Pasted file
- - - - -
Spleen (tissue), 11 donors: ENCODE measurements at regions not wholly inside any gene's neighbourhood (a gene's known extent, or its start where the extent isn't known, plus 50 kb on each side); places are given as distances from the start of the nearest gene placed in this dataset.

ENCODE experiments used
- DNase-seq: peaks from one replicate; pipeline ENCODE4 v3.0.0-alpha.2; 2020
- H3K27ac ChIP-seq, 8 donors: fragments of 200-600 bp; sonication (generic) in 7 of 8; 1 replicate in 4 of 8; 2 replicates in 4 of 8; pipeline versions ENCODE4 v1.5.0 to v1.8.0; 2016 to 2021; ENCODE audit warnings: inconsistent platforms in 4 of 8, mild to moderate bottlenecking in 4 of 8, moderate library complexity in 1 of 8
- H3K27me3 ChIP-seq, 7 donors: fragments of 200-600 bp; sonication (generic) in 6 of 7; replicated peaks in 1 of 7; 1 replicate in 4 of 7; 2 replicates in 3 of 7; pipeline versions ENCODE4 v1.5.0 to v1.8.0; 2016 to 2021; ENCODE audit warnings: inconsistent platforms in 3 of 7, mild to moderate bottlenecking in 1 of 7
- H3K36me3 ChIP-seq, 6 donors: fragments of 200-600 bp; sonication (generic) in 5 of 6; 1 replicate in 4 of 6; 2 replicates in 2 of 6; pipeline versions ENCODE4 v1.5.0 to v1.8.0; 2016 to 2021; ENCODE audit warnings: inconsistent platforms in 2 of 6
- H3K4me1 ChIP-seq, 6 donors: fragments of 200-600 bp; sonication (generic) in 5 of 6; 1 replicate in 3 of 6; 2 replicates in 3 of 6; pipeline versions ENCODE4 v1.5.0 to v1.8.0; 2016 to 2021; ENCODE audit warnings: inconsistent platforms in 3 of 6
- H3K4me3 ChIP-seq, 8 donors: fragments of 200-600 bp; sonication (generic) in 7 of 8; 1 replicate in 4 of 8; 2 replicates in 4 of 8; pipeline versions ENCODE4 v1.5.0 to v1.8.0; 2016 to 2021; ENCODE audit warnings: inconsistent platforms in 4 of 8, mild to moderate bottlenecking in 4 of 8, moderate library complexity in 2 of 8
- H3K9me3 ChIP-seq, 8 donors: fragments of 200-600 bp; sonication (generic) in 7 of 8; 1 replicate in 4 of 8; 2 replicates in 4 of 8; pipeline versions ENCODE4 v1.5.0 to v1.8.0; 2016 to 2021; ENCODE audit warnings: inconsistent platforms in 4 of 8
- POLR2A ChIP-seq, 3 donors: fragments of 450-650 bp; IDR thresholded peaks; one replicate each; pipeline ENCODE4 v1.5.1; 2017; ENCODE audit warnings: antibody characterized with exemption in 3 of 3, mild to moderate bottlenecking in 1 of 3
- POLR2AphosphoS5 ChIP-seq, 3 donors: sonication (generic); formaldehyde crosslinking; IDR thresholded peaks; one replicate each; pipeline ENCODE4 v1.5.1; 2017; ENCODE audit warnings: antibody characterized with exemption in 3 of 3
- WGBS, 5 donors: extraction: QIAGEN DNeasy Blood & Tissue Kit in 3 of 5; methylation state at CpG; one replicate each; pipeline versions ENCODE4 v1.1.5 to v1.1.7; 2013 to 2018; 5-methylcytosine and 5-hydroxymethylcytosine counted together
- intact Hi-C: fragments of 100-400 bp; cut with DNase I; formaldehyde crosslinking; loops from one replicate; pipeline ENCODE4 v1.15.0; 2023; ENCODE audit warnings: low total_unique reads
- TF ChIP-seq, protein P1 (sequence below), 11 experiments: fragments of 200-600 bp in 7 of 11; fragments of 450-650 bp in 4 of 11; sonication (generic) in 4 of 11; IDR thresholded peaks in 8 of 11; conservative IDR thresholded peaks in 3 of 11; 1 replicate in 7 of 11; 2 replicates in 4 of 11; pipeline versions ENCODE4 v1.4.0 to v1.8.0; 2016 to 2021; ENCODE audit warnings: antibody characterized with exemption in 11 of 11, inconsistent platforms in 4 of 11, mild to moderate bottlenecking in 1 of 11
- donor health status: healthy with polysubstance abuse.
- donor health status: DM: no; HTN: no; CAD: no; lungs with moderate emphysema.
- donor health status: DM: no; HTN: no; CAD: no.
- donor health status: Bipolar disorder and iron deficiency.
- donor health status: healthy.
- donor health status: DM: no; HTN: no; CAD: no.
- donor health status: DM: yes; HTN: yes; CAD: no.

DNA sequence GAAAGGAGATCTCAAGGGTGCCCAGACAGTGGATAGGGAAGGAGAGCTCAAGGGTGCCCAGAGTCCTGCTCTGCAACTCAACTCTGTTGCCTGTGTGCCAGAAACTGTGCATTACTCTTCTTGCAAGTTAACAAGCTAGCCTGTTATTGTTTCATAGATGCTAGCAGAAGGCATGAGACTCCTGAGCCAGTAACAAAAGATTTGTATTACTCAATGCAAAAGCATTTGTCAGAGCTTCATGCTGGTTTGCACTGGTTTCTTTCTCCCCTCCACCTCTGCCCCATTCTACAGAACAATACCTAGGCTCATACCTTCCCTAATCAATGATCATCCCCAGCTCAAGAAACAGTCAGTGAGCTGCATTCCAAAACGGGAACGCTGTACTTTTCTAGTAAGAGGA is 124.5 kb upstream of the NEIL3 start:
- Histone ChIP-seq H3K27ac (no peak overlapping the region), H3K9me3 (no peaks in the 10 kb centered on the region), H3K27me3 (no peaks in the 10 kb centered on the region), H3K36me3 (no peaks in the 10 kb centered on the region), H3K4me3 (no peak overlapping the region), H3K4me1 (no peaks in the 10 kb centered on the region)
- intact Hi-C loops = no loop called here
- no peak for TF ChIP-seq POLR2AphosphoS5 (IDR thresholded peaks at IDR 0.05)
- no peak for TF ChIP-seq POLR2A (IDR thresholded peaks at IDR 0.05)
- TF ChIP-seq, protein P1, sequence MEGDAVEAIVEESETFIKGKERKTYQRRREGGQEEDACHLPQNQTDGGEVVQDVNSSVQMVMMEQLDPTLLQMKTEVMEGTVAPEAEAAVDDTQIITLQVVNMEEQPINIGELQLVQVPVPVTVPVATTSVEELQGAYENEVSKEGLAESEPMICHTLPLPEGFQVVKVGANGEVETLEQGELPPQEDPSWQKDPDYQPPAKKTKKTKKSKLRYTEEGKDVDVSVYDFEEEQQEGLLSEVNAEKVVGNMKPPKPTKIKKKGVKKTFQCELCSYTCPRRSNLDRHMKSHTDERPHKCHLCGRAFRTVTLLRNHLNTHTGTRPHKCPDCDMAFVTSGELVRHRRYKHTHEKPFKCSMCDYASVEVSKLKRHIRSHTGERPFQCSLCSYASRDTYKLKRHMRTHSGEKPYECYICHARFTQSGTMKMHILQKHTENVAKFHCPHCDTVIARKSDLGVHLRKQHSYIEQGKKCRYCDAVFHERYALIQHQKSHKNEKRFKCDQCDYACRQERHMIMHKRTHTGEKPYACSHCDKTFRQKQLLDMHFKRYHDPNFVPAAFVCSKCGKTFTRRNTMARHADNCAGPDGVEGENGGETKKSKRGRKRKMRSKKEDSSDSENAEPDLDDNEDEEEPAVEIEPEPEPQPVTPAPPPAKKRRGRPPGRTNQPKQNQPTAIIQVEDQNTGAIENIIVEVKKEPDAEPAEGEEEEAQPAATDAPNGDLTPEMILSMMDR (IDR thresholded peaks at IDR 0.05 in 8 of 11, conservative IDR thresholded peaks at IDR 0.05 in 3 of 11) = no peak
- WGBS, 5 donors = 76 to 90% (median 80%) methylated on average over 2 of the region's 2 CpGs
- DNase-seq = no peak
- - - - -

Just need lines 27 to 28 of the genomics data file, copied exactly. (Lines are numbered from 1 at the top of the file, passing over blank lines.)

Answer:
- TF ChIP-seq, protein P1, sequence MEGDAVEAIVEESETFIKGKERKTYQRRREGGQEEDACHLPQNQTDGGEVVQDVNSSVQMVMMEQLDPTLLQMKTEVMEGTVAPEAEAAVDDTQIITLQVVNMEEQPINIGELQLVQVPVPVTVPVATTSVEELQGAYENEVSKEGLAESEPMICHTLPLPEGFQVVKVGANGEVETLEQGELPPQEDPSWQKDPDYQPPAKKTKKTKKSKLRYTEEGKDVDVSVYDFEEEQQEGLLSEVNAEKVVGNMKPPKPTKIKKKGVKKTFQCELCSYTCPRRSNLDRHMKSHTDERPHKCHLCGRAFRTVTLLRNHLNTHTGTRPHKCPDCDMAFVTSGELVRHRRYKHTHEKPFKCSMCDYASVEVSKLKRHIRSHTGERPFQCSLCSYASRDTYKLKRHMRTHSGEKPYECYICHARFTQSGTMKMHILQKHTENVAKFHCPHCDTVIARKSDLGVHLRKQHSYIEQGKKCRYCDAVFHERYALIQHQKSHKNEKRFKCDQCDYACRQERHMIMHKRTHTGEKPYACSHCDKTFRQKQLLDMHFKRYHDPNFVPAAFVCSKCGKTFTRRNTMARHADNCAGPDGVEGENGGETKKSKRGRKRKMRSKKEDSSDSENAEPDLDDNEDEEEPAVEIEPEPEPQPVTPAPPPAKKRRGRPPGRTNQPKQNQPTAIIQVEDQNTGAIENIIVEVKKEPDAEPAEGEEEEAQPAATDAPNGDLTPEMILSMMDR (IDR thresholded peaks at IDR 0.05 in 8 of 11, conservative IDR thresholded peaks at IDR 0.05 in 3 of 11) = no peak
- WGBS, 5 donors = 76 to 90% (median 80%) methylated on average over 2 of the region's 2 CpGs